5528.pdf


Preview of PDF document 5528.pdf

Page 1 2 3 4 5 6 7 8 9 10

Text preview


www.ccsenet.org/mas

Modern Applied Science

Vol. 4, No. 8; August 2010

A New Mathematical Modeling of Banana Fruit and Comparison with
Actual Values of Dimensional Properties
Mahmoud Soltani (Corresponding author)
Department of Agricultural Machinery Engineering, Faculty of Agricultural Engineering & Technology
University of Tehran, P.O. Box 4111, Karaj 31587-77871, Iran
Tel: 98-919-165-7116

E-mail: mahmoodsoltani39@yahoo.com
Reza Alimardani

Department of Agricultural Machinery Engineering, Faculty of Agricultural Engineering & Technology
University of Tehran, P.O. Box 4111, Karaj 31587-77871, Iran
Mahmoud Omid
Department of Agricultural Machinery Engineering, Faculty of Agricultural Engineering & Technology
University of Tehran, P.O. Box 4111, Karaj 31587-77871, Iran
E-mail: omid@ut.ac.ir
Abstract
Banana (Cavendish variety) volume, projected area and surface area were estimated by mathematical
approximation. The actual volume of banana was measured using water displacement method (WDM), also the
actual projected area and surface area were measured by image processing (IP) technique. These parameters that
calculated by mathematical methods were then compared to the actual values by the paired t-test and the
Bland-Altman approach. The estimated volume and projected area were not significantly different from the
volume determined using WDM (P > 0.05) and projected area measured by IP technique (P> 0.05), respectively.
Although the estimated surface area was significantly different from the measured surface area by IP method,
this mathematical estimation represented a good approximation of actual surface area. The mean difference
between estimation method and WDM was 1.58 cm3 (95% confidence interval: -0.011 and 3.18 cm3; P = 0.058).
There was a mean difference of -0.71 cm2 (95% confidence interval: -1.49 and 0.074cm2; P = 0.083) between
mathematical estimation method and IP technique for projected area and 2.33 cm2 (95% confidence interval: 0.3
and 4.6 cm2; P < 0.05) for surface area. WDM is time-consuming and absorbed water by banana during test may
affect its physical properties. IP technique is very costly method but mathematical estimation does not require
expensive apparatus.
Keywords: Banana fruit, Mathematical modeling, Volume, Surface area, Projected area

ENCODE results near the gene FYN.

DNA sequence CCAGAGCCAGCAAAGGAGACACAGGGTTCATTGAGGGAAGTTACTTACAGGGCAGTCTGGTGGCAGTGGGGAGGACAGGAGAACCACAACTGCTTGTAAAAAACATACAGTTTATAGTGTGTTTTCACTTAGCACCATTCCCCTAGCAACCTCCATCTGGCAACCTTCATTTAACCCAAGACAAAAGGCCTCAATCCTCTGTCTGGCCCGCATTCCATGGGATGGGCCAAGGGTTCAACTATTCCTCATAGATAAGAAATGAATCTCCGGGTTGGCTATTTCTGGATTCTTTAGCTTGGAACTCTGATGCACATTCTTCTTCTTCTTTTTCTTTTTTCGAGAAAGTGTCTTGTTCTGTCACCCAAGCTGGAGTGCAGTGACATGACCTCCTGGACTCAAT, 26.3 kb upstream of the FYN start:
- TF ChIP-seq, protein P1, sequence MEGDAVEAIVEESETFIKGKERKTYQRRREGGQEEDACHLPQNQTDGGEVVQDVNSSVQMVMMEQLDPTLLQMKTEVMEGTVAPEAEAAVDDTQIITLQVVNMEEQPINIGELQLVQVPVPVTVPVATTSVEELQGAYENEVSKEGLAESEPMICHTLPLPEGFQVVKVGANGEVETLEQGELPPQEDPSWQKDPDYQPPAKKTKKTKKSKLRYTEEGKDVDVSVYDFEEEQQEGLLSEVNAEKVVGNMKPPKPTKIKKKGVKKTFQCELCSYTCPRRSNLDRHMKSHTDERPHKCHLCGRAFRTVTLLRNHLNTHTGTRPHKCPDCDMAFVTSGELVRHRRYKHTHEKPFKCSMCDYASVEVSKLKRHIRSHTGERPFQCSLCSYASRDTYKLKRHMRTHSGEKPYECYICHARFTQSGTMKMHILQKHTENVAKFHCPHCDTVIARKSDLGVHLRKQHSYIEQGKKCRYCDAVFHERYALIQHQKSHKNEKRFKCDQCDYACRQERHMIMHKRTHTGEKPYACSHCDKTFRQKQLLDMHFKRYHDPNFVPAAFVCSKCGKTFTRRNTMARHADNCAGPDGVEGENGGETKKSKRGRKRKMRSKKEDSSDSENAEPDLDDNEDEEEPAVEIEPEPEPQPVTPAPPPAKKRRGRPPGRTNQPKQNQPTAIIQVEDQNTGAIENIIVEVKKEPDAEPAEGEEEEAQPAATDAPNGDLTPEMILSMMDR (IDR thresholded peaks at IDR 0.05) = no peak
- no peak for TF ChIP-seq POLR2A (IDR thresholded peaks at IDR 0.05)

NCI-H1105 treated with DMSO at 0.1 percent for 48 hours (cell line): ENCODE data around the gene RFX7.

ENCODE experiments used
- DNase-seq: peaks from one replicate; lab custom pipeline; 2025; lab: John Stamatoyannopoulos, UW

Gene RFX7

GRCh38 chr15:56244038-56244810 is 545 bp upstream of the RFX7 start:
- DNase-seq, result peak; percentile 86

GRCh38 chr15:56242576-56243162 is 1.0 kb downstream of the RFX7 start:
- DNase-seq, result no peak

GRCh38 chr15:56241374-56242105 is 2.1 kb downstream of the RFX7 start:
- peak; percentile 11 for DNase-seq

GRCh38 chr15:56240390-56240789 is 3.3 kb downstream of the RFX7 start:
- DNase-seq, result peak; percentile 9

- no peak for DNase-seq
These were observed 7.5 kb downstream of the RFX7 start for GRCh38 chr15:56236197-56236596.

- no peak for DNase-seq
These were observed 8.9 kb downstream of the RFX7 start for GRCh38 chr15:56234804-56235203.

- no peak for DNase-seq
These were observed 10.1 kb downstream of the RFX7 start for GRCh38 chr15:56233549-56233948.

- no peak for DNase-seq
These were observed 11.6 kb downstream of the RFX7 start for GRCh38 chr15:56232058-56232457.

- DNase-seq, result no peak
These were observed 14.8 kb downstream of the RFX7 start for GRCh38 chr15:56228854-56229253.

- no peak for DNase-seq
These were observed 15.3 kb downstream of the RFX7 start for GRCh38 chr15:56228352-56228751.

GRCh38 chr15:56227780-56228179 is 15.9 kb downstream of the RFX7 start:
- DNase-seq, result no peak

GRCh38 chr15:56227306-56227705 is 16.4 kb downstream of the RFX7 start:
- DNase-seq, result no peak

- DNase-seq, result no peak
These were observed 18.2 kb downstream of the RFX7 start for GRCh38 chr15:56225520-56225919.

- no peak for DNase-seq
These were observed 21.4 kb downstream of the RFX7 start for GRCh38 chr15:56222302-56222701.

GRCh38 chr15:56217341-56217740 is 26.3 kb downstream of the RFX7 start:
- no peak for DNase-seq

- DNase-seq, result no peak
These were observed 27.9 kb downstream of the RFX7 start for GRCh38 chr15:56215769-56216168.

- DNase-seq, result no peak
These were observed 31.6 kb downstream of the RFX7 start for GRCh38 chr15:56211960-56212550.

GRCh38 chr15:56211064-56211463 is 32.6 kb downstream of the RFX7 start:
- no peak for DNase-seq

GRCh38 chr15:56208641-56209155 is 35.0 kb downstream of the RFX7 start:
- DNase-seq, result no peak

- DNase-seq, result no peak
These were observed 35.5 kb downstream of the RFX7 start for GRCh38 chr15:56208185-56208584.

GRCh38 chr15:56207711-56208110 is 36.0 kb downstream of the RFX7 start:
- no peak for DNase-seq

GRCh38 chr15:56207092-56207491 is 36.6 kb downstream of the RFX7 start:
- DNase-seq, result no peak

1. Introduction
Banana is one of the popular fruits in the world. Banana fruit is grown in many countries in sub-tropical and
subsumed third place in the world fruits volume production after citrus fruit and grapes, thus it is necessary to
investigate its variant properties. The volume and surface area of agricultural crops are utilized for many food
science applications and studies (Wang & Nguang, 2007). These parameters are important to indicate physical
properties such as the water loss, gas permeability and weight per unit surface area, heat transfer, quantity of
pesticide applications, respiration rates, evaluation of fruit growth and quality, respiration rate and ripeness
index to forecast optimum harvest time (Eifert et al., 2006; Hahn & Sanchez., 2000; Lee et al., 2006; Lorestani
et al., 2006;Topuz et al., 2005;Wilhelm et al., 2005).The surface area and volume information is also used in
food technology to predict the amounts of applied chemical, estimate peeling times, and determine the microbial
concentrations present on the produce (Sabilov et al., 2002). Different mathematical models and numerical
methods have been applied to estimate the surface area and volume. Wratten et al. (1969) assessed the surface
area of rough rice by cutting it into sections using a microtome cutting machine. The surface area of each section
was calculated by multiplying the thickness with the average perimeter of both elliptical peripheries and the total
surface area of the rice was determined by summing the surface areas of all sections and the two circular areas

104

ISSN 1913-1844

E-ISSN 1913-1852